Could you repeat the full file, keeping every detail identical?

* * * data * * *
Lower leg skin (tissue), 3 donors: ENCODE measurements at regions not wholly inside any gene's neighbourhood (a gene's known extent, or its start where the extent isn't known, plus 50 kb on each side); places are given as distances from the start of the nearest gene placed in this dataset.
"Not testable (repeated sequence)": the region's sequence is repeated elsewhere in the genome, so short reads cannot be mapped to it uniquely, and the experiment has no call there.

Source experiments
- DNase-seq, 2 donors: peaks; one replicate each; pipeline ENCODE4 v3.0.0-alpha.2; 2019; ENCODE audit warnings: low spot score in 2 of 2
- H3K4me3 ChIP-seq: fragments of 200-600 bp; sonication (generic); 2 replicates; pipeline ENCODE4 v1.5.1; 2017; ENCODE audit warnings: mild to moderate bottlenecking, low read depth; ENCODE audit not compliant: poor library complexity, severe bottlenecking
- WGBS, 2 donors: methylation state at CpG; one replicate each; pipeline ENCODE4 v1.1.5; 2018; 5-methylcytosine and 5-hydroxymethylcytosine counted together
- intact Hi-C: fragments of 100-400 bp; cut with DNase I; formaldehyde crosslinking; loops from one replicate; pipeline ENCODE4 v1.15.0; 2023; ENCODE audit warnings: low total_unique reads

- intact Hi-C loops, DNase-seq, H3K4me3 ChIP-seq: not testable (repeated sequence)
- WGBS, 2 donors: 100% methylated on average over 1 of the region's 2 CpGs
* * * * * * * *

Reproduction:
Lower leg skin (tissue), 3 donors: ENCODE measurements at regions not wholly inside any gene's neighbourhood (a gene's known extent, or its start where the extent isn't known, plus 50 kb on each side); places are given as distances from the start of the nearest gene placed in this dataset.
"Not testable (repeated sequence)": the region's sequence is repeated elsewhere in the genome, so short reads cannot be mapped to it uniquely, and the experiment has no call there.

Source experiments
- DNase-seq, 2 donors: peaks; one replicate each; pipeline ENCODE4 v3.0.0-alpha.2; 2019; ENCODE audit warnings: low spot score in 2 of 2
- H3K4me3 ChIP-seq: fragments of 200-600 bp; sonication (generic); 2 replicates; pipeline ENCODE4 v1.5.1; 2017; ENCODE audit warnings: mild to moderate bottlenecking, low read depth; ENCODE audit not compliant: poor library complexity, severe bottlenecking
- WGBS, 2 donors: methylation state at CpG; one replicate each; pipeline ENCODE4 v1.1.5; 2018; 5-methylcytosine and 5-hydroxymethylcytosine counted together
- intact Hi-C: fragments of 100-400 bp; cut with DNase I; formaldehyde crosslinking; loops from one replicate; pipeline ENCODE4 v1.15.0; 2023; ENCODE audit warnings: low total_unique reads

- intact Hi-C loops, DNase-seq, H3K4me3 ChIP-seq: not testable (repeated sequence)
- WGBS, 2 donors: 100% methylated on average over 1 of the region's 2 CpGs